Birmingham is also part of the Justice Department's National Initiative for Building Community Trust and Justice. This program is designed to develop best practices and training for our police officers and community leaders to facilitate better means of communication and interaction to reduce crime in all areas of our communities. The City of Birmingham is also expanding its Community Policing and Revitalization program that has proven to be effective in several areas of our city. We are also spending several million dollars to expand our shot- spotter program network to reduce indiscriminate gunfire within our communities.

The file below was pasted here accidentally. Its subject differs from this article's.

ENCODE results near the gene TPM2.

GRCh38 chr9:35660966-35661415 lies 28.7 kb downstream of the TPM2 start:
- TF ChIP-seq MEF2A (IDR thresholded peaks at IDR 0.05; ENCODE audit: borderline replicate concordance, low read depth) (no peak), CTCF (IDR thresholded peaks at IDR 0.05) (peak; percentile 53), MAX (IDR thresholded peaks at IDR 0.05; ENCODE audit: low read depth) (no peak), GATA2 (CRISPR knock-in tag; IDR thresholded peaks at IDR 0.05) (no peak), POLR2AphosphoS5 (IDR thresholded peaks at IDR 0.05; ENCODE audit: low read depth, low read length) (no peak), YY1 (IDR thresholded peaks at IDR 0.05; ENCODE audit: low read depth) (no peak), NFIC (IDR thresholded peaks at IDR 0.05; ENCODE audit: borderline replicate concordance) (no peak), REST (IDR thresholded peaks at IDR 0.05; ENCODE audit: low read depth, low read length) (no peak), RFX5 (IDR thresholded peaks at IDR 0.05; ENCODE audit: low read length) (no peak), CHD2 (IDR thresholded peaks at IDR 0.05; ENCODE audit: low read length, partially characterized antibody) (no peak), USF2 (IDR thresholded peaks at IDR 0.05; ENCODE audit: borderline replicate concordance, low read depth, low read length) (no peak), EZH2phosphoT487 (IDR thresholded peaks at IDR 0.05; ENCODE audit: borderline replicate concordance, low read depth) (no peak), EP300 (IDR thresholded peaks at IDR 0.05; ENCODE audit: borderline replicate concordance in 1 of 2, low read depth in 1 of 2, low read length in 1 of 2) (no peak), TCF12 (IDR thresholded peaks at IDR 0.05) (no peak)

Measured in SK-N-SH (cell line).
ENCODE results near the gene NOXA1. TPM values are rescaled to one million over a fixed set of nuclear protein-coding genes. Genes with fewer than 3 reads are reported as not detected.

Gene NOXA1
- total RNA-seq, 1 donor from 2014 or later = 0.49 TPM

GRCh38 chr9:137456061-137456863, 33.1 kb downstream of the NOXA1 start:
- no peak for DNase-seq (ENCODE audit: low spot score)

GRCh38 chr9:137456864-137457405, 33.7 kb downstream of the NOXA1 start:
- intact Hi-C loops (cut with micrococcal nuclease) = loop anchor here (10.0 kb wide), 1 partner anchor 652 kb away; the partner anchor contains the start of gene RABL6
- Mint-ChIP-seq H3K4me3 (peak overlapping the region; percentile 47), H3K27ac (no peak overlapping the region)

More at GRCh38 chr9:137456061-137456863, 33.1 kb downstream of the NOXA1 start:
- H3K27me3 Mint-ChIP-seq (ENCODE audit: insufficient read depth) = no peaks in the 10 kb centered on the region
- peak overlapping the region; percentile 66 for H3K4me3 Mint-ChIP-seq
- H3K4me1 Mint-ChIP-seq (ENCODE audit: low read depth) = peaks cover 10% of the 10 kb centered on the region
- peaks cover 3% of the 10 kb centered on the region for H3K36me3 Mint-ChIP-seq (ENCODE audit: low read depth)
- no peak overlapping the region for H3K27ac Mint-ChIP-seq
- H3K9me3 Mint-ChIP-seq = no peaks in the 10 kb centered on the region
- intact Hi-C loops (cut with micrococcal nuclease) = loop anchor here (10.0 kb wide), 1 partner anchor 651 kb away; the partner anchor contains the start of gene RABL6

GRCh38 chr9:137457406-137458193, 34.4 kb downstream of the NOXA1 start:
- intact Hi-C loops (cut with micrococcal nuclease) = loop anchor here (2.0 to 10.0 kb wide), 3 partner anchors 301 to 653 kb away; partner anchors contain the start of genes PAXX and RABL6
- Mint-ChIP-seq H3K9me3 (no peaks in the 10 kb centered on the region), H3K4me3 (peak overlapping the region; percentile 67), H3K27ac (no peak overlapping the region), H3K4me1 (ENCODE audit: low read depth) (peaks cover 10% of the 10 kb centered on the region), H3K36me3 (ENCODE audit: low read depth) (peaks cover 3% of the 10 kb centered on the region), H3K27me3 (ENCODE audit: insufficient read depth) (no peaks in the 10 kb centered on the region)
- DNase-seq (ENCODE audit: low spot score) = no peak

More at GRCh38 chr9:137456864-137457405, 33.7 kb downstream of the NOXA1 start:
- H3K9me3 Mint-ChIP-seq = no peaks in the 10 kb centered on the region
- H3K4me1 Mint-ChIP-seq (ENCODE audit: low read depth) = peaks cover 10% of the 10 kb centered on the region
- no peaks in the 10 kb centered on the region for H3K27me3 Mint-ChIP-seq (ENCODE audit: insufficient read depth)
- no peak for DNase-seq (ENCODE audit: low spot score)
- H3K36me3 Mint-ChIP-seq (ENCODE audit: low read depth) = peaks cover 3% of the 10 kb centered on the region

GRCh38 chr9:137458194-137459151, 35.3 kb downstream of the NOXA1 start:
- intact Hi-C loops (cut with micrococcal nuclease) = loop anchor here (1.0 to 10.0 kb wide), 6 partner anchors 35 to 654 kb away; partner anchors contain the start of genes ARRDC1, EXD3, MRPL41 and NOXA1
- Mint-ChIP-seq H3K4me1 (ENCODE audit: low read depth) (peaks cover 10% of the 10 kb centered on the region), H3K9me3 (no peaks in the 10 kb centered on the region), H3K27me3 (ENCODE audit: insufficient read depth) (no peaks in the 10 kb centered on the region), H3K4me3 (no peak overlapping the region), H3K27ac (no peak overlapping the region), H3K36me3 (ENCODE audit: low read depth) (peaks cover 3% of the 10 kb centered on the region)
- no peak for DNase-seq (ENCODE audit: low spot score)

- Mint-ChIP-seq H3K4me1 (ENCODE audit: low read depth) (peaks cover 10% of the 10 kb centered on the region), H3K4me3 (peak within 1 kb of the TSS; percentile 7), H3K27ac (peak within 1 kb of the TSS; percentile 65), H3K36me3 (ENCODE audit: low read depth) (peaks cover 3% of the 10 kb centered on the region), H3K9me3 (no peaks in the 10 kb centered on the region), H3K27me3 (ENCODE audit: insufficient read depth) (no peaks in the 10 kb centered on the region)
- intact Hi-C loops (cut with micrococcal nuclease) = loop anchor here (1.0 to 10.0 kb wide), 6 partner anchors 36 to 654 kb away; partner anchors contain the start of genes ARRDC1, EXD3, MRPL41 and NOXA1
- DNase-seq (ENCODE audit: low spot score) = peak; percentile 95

The best way to reduce crime is to invest in our educational system. Not only must we invest more in early childhood education as an intervention tool, we must provide more funding for reading programs. Nothing will define a city more than the quality of the school system that serves its community. In the past, I have proposed to add millions of dollars to the Birmingham City School System for the advancement of a quality reading program to help those struggling students who have not learned to read at the third grade level and have not mastered basic reading skills after they leave the third grade. There are well over a thousand students who are entering high school this fall, but are reading at a fifth grade level. I will continue to offer mentoring programs, fixing poor education, providing more job opportunities and eradicating income inequality by utilizing a holistic approach and getting the public, private and educational sectors more involved in various solutions to reduce crime.